Wednesday, January 19, 2011

Last Coal Yard Extinguished

May 1966
  Warren Diselrod’s retirement marks the end of an era in Rochester. As owner of Gebert Coal Company on Diversion Street, Warren has decided to call it quits.
His tiny office, located next to the old Grand Trunk Western depot, will soon disappear— and so will the last coal yard in Rochester.
  Age has crept up on Warren and shoveling coal is not as easy as it used to be for him. So Warren placed an ad in The Clarion the other week to sell the building off the railroad property so he can retire. Once there were five coal yards in Rochester. When Warren and his brother-in-law, Walt Gebert, bought the Metz and Buchanan yard nearly 20 years ago, there were only two yards left.    And when Dillman & Upton quit the coal business few years back, it left only one.
  Warren reports that there are perhaps only a half dozen homes in the entire Rochester area still using coal for fuel. They are in rural areas. “I probably could get a few thousand dollars a year business out of Rochester,” Walt estimates, “but my doctor said I should take it easy.” He had taken over his brother-in-law’s interest in the coal yard a few years ago and just last week Walt Gebert too, closed up his hardware business for retirement.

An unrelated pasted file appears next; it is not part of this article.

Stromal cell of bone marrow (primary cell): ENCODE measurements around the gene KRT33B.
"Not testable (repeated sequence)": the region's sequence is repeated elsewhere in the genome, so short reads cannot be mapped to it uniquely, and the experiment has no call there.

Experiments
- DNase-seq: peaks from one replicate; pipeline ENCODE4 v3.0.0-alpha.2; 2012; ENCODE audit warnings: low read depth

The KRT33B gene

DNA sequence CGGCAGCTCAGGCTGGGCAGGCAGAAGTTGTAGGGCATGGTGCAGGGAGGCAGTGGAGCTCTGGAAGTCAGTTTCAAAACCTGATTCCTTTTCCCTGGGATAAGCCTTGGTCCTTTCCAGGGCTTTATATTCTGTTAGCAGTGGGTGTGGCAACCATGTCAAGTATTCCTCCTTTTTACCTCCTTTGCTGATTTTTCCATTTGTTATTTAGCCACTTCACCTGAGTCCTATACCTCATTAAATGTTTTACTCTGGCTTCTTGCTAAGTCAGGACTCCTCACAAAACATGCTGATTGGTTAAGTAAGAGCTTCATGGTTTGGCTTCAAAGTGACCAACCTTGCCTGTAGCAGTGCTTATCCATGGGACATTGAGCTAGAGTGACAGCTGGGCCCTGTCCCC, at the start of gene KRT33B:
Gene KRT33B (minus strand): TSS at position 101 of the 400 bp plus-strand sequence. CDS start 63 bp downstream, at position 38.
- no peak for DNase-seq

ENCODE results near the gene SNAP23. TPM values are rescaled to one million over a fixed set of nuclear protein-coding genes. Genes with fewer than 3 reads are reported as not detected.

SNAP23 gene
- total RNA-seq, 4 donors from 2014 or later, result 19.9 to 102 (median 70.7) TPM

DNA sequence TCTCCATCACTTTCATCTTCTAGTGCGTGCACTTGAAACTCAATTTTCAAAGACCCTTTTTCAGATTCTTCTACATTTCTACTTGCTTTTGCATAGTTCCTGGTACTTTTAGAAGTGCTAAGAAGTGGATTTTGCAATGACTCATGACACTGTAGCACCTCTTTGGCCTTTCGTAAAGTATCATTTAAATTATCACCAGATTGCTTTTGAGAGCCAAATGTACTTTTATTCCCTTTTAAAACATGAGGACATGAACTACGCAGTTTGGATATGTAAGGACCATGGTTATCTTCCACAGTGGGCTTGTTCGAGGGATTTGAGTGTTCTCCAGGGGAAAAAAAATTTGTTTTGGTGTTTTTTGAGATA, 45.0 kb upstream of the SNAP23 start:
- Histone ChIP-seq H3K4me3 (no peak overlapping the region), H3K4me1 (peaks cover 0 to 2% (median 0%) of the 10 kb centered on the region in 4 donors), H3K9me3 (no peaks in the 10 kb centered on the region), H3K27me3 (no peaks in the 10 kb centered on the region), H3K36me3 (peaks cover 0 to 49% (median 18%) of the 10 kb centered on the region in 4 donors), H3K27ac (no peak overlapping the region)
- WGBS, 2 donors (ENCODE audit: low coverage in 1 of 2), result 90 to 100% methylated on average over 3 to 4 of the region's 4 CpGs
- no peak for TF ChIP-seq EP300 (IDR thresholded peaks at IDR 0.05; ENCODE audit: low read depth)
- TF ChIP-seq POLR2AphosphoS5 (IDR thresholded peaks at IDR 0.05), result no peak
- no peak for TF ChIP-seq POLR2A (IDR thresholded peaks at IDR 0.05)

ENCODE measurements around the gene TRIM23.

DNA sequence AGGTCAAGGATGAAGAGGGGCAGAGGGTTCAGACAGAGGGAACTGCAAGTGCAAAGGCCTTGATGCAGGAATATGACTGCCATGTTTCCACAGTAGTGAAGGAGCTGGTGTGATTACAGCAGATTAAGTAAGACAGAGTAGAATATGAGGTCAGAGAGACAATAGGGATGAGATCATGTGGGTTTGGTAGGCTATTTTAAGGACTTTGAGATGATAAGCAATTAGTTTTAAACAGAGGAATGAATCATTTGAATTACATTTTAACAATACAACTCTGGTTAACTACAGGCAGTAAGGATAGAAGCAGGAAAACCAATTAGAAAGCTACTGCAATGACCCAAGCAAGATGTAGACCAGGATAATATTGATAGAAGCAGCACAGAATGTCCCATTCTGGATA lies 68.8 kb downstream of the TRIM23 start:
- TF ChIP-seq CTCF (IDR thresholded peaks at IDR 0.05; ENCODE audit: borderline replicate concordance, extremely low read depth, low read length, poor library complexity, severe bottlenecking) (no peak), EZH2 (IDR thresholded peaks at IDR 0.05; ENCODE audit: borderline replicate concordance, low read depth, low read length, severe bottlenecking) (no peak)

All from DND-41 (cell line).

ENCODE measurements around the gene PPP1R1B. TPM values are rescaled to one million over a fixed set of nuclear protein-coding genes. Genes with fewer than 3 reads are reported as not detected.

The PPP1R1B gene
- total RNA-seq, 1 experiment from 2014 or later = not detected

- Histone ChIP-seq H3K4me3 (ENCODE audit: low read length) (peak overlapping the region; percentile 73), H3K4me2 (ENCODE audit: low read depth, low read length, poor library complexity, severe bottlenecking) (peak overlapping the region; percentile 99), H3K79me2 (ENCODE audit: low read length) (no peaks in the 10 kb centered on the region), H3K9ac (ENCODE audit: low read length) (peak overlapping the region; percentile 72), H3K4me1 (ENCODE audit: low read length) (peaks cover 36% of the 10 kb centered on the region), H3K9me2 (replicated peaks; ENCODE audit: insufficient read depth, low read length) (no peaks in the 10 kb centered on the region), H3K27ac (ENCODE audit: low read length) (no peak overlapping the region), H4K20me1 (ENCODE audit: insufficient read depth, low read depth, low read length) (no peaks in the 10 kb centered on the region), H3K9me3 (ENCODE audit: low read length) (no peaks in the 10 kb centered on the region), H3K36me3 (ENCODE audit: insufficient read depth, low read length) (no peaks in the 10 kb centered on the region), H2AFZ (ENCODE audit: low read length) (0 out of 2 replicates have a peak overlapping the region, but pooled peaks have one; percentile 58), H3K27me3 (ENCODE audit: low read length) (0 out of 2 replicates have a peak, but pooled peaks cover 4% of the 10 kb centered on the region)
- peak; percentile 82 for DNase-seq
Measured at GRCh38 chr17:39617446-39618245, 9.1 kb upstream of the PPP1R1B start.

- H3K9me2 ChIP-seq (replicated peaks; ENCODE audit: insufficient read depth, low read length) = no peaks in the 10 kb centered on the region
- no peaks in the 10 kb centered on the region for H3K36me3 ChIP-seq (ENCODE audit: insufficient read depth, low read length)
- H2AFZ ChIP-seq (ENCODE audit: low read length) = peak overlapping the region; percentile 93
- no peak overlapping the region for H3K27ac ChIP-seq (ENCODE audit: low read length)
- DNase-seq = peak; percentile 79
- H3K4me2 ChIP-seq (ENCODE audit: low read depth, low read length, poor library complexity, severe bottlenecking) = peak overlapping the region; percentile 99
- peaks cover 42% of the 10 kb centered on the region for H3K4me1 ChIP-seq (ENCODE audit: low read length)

If you saw an aging truck bearing a load of coal traveling down Main Street during recent years, chances are that it was Warren. Attached to the side of the truck was the chute. No coal truck could leave without a chute. If a coal delivery man was lucky, he could back the truck up close enough to a basement window to run the chute from the truck through the open window. If the snow was deep or the lawn was muddy, it meant trouble— usually for the homeowner. Many home dwellers found their coal dumped at the curb because of the inability of the coal truck to get close enough to the coal bin window. Many husbands found themselves coming home from a hard day’s work with a ton of coal at the curb ready to move to the basement window in a wheelbarrow.
  Many housewives hit the ceiling too when they found that hubby forgot to close the coal bin door before the delivery was made. It meant the basement— and eventually the whole house— was filled with coal dust.
  Of course, hauling in coal was not the end of it for poor old dad. He had to shovel the coal into the furnace, shake down the ashes, clean the ashes out of the furnace at least once a week, wrestle them out of the basement by the bushel basket.
  If the fire went out during the night, dad got blamed for that too. It took several hours to start a new fire and get enough heat up to warm up a frigid house.
  During Depression years, many people couldn’t afford to buy coal by the truck-load. They would journey to the coal yard and haul it home by the box-full or pull it in a wagon. It was not unusual to see children scavenging for coal along railroad tracks that had fallen off railroad cars.
  The last hard times for coal furnace users came during World War II when the black stuff was often in short supply. In fact, The Clarion files have several stories about Rochester’s coal yards being nearly depleted and people nearly raiding those yards that had received a carload.
  Gas and oil furnaces have replaced coal in most Rochester homes and buildings. These days, it would be tough even to find anyone willing to accept a load of coal— even if you were giving it away.